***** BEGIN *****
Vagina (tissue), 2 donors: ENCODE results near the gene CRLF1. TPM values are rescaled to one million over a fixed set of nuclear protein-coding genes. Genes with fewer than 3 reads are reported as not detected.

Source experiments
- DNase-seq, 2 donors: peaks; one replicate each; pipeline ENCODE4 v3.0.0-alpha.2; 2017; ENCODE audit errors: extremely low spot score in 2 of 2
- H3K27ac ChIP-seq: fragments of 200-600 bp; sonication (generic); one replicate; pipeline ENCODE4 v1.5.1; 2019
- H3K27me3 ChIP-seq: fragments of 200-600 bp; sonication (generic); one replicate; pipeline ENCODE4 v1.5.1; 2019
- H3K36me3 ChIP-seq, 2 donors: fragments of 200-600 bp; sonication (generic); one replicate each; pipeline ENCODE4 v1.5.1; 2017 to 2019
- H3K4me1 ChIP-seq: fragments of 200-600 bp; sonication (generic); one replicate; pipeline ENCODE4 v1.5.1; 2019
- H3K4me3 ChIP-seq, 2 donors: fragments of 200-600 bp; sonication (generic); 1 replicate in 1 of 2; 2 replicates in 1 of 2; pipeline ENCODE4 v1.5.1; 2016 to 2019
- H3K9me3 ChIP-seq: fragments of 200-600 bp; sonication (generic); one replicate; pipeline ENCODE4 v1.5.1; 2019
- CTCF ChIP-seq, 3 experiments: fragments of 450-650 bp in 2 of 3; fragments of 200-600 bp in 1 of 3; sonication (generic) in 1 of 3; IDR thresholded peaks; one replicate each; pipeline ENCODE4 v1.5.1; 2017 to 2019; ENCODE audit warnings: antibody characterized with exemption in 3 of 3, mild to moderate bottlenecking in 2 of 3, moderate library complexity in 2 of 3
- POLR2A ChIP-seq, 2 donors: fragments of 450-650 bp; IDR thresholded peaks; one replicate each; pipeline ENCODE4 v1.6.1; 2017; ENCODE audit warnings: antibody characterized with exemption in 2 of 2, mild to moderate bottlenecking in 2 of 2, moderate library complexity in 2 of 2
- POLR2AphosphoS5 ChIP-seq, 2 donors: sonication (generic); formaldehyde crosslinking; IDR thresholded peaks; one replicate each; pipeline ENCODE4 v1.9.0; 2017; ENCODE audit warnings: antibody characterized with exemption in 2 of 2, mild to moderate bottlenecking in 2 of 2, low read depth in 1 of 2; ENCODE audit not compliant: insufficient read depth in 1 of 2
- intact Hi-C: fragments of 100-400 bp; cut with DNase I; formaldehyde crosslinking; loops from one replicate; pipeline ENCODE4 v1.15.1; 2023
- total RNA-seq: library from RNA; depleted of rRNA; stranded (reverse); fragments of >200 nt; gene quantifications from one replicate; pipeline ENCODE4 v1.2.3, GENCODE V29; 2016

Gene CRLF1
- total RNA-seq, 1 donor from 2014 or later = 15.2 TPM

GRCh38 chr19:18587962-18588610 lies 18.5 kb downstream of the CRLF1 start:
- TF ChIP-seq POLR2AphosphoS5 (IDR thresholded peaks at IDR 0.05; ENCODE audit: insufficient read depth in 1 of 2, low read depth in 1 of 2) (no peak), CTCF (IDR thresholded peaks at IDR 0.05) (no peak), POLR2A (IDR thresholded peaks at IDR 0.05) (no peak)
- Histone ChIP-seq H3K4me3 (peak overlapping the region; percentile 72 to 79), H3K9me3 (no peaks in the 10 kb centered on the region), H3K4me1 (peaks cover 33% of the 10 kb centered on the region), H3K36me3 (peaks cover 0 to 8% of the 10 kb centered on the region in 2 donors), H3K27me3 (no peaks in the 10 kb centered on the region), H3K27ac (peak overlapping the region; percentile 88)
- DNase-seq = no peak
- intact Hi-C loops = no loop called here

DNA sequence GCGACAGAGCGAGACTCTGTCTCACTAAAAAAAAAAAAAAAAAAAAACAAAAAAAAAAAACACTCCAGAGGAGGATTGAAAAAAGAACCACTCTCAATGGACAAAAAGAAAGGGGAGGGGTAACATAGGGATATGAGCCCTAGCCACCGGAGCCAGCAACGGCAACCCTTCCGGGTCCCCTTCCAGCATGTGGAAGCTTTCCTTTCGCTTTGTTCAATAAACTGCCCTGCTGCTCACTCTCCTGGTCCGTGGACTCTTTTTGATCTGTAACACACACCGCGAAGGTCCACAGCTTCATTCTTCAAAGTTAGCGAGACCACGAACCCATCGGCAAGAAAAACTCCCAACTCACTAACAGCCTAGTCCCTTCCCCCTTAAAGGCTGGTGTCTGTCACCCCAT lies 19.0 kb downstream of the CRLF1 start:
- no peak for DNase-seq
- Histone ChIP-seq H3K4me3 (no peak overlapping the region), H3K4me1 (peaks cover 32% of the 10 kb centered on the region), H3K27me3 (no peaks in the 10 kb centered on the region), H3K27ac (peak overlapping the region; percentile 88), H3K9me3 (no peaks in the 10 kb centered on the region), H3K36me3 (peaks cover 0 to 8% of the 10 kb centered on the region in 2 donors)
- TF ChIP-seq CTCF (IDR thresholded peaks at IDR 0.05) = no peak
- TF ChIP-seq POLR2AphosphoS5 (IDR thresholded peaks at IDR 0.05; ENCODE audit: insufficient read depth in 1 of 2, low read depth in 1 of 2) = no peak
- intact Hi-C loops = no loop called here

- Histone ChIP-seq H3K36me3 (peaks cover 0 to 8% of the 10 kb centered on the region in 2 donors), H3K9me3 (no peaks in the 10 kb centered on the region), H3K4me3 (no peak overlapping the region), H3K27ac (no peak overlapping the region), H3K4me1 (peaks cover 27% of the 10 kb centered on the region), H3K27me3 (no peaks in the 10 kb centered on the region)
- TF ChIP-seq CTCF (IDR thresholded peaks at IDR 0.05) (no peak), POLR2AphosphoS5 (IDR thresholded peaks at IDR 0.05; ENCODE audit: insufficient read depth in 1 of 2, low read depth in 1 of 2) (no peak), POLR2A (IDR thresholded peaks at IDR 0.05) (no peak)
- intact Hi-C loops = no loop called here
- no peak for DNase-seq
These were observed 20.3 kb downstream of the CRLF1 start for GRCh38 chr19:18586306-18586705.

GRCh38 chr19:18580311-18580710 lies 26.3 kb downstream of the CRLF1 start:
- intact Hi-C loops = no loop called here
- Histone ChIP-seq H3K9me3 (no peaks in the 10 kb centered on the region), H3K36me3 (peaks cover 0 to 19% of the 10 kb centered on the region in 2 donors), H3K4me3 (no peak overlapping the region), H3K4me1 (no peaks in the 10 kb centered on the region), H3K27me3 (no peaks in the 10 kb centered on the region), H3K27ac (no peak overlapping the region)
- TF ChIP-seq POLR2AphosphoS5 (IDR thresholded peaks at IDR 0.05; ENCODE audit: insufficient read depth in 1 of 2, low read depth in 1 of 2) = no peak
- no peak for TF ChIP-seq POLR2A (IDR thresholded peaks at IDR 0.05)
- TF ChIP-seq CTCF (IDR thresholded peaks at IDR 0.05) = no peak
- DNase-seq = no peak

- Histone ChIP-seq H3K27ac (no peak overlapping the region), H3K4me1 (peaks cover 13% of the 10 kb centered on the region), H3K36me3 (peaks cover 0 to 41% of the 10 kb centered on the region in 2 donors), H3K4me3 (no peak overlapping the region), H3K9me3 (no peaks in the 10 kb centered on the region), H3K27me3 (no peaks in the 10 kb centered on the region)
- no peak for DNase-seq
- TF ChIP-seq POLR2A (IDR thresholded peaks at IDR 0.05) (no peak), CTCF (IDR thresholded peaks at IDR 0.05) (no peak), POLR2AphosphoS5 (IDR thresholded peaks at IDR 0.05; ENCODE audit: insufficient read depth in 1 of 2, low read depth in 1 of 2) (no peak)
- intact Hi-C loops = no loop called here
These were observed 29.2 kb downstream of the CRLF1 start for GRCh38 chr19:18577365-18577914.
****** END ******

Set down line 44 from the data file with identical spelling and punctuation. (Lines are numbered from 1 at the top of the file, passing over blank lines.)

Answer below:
These were observed 29.2 kb downstream of the CRLF1 start for GRCh38 chr19:18577365-18577914.